The excitement of creating a new spreadsheet and learning macros while interfacing the output with a word processor was amazing. I will never forget my addiction to SuperCalc and WordStar. What an exciting time it was!

Our office productivity and processes improved drastically, as did our reports for submittals on large construction projects. We were one of the first companies in the country to provide computer-generated data and statistical reports for test results.

Learning and creating on that computer in the early ’80s aided my career tremendously. In no time, I went from being a leading technical expert in the industry to becoming a valuable internal consultant creating improved business processes few had thought of at the time.

From those early days of creating, I later had the pleasure to obtain several patents. Yet none of that compares to the creating that is possible today. I have since joined the ranks of others in publishing a book and many articles, the ultimate creations that will last for generations!

Final thoughts

I never dreamed learning to use a computer in the ‘80s would help me continue creating well into retirement. When I read the content published on Medium and other platforms by numerous writers, it is amazing how much creativity exists. So many people are creating such great work, not out of thin air, but from their vast experience. It is the ultimate form of creating the “true essence of life,” as Niebuhr put it.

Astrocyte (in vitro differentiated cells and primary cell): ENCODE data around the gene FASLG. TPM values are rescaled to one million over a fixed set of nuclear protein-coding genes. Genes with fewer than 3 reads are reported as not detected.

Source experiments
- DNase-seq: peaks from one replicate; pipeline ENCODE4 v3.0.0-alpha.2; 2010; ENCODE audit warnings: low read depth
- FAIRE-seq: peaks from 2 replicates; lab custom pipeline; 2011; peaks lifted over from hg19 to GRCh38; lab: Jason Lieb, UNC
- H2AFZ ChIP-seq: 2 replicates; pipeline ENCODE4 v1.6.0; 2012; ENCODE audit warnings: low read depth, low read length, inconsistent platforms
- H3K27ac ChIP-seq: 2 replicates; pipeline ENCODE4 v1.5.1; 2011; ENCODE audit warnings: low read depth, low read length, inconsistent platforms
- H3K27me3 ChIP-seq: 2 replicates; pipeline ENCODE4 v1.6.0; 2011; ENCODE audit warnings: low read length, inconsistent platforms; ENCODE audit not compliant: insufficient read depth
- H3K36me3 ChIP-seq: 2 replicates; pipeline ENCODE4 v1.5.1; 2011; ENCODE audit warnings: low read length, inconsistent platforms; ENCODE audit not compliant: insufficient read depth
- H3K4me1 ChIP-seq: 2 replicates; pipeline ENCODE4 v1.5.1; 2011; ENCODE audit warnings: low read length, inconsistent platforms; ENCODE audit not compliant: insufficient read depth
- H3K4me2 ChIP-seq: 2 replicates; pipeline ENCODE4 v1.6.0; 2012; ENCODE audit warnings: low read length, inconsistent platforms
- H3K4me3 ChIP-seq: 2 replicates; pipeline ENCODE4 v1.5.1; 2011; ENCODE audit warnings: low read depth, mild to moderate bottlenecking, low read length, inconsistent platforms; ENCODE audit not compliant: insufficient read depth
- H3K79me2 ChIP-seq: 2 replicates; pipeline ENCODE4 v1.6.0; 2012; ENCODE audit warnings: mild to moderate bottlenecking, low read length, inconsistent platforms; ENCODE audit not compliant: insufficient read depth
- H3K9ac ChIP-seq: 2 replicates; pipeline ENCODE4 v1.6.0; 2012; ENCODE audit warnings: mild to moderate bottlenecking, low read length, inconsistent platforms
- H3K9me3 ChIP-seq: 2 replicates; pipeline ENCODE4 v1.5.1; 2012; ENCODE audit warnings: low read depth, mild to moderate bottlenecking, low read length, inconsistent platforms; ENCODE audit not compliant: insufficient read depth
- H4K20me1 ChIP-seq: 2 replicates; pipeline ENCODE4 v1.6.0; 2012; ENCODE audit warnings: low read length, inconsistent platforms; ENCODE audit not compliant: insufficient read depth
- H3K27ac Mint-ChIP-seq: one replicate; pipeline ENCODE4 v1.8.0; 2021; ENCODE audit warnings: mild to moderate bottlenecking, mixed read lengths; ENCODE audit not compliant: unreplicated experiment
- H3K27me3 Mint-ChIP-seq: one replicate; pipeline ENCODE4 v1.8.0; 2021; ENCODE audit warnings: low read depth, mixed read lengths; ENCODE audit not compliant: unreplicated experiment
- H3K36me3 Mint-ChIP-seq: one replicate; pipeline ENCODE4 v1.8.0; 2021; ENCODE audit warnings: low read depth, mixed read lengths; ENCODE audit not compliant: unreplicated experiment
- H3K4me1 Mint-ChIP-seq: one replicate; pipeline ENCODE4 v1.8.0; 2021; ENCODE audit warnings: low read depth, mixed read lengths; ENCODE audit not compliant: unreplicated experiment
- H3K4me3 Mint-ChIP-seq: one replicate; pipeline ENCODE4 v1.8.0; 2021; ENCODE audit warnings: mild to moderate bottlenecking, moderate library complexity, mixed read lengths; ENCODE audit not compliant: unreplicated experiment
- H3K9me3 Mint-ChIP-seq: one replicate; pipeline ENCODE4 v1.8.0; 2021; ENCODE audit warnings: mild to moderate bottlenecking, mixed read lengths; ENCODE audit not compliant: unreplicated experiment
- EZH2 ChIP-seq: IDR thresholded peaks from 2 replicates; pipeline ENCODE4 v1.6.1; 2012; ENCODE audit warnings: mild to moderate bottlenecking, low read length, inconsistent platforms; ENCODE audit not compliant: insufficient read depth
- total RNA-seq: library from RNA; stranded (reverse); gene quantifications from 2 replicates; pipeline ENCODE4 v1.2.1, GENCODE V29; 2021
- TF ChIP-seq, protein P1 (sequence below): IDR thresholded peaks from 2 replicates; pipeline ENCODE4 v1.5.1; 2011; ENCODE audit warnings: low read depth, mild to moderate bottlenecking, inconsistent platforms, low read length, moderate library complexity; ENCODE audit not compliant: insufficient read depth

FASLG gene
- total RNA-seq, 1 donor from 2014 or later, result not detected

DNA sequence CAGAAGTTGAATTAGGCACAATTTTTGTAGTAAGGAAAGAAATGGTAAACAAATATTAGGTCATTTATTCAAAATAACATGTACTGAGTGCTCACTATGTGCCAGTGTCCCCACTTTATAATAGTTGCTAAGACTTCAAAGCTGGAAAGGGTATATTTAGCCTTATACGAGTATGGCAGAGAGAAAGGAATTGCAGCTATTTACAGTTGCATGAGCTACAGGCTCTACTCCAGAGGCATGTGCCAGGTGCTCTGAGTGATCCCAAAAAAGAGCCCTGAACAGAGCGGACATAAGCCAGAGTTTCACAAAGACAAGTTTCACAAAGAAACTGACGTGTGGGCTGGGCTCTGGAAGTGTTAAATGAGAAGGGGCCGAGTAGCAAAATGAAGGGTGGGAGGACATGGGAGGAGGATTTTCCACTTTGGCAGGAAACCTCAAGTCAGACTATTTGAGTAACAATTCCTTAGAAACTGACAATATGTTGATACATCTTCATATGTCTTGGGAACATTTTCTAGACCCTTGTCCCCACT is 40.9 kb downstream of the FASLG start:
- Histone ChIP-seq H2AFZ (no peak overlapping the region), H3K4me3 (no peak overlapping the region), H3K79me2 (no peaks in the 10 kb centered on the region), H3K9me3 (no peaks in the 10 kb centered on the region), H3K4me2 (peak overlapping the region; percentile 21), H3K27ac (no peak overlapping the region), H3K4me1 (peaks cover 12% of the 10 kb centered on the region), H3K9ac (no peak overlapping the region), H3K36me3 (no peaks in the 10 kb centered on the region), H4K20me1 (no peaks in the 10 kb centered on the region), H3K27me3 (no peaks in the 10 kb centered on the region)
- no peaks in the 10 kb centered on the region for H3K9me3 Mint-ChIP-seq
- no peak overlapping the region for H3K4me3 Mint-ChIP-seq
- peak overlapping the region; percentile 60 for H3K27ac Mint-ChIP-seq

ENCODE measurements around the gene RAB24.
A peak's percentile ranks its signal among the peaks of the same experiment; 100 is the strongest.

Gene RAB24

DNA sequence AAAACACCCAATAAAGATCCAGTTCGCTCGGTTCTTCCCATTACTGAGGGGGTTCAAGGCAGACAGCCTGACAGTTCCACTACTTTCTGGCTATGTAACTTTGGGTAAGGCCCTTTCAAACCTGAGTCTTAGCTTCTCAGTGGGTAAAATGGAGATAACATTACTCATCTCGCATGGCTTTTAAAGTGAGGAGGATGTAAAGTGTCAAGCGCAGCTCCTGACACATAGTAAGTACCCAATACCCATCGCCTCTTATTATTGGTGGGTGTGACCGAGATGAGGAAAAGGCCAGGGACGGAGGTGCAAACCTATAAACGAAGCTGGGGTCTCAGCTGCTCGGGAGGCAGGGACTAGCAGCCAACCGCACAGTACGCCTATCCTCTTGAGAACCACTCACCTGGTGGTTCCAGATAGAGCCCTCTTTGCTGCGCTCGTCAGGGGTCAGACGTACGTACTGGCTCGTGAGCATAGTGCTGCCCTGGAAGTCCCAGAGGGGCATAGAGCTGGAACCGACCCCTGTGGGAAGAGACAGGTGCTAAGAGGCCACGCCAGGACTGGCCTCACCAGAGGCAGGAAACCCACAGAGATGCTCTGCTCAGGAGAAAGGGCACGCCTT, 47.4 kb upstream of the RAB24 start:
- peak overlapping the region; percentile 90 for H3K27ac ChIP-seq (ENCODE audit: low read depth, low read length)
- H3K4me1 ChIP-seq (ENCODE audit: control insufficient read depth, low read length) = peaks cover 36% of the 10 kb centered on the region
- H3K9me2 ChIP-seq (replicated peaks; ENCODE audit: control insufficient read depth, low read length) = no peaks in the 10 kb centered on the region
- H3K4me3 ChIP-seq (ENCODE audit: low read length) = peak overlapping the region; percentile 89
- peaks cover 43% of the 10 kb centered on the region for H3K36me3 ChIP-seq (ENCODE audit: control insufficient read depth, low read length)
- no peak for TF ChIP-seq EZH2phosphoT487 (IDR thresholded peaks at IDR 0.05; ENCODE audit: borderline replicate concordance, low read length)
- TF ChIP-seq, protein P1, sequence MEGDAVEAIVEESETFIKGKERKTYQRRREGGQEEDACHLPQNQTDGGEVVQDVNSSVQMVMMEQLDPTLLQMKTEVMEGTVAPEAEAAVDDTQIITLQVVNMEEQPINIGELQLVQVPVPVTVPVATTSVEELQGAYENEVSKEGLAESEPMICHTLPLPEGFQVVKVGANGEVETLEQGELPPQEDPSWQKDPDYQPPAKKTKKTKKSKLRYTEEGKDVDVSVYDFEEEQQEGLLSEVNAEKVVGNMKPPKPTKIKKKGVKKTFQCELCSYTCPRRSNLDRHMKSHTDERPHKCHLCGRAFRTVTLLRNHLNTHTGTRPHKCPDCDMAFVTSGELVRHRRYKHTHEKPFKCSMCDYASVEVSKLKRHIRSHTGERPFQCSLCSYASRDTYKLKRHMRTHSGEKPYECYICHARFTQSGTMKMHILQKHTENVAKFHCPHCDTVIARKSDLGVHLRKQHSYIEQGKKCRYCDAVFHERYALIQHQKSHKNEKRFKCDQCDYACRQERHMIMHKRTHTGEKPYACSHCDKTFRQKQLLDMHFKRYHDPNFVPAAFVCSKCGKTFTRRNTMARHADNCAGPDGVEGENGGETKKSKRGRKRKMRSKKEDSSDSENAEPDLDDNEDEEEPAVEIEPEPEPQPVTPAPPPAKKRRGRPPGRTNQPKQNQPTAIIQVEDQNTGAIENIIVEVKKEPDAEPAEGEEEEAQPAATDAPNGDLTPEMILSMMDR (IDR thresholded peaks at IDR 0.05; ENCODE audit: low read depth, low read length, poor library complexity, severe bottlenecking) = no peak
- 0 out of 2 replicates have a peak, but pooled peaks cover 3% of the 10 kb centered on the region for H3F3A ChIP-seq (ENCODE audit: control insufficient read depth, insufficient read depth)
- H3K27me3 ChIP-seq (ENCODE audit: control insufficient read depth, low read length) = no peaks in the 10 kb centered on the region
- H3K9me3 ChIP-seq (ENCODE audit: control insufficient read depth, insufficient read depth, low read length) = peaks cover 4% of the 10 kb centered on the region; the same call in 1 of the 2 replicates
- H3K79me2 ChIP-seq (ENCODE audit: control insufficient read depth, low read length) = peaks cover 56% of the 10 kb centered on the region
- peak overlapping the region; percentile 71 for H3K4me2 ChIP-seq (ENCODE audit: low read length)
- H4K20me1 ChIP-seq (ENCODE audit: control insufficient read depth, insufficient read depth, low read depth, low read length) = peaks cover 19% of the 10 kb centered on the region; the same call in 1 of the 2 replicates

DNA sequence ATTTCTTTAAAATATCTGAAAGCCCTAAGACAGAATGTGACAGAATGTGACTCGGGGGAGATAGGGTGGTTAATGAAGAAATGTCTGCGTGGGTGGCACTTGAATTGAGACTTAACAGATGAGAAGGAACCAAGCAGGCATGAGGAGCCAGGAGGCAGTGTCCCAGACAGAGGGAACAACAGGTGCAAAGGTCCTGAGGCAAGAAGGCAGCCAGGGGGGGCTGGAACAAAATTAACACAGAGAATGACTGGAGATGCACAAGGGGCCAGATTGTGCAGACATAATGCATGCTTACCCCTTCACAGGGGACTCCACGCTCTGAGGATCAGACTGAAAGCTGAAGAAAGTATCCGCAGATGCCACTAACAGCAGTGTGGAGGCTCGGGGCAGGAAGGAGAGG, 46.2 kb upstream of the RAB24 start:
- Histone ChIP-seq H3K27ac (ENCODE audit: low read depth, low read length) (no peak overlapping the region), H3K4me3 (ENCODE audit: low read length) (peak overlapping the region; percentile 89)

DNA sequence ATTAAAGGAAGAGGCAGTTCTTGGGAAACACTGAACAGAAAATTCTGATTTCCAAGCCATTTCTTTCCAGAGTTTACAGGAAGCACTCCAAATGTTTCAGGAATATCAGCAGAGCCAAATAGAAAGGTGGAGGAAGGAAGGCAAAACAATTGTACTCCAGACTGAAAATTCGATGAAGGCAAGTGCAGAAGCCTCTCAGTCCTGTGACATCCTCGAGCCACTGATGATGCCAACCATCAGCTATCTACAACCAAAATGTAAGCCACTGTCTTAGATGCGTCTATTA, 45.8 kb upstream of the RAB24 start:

One of the most important things a writer can do today is to create a legacy through their writing. Think about it. What we write and publish today could remain hundreds or thousands of years into the future. Far longer than our ancestors could have imagined. And the accessibility of such information will likely get only easier as well.

As you work and write, imagine the potential impact you will have on other people in the future, including your relatives, when they read your writing. Now that creation will truly be the essence of your life!

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Semi-Retired-Leadership/Executive Coach -Personal & Career Growth Expert -Editor and Leadership Writer at Illumination -Author

Richmond, VA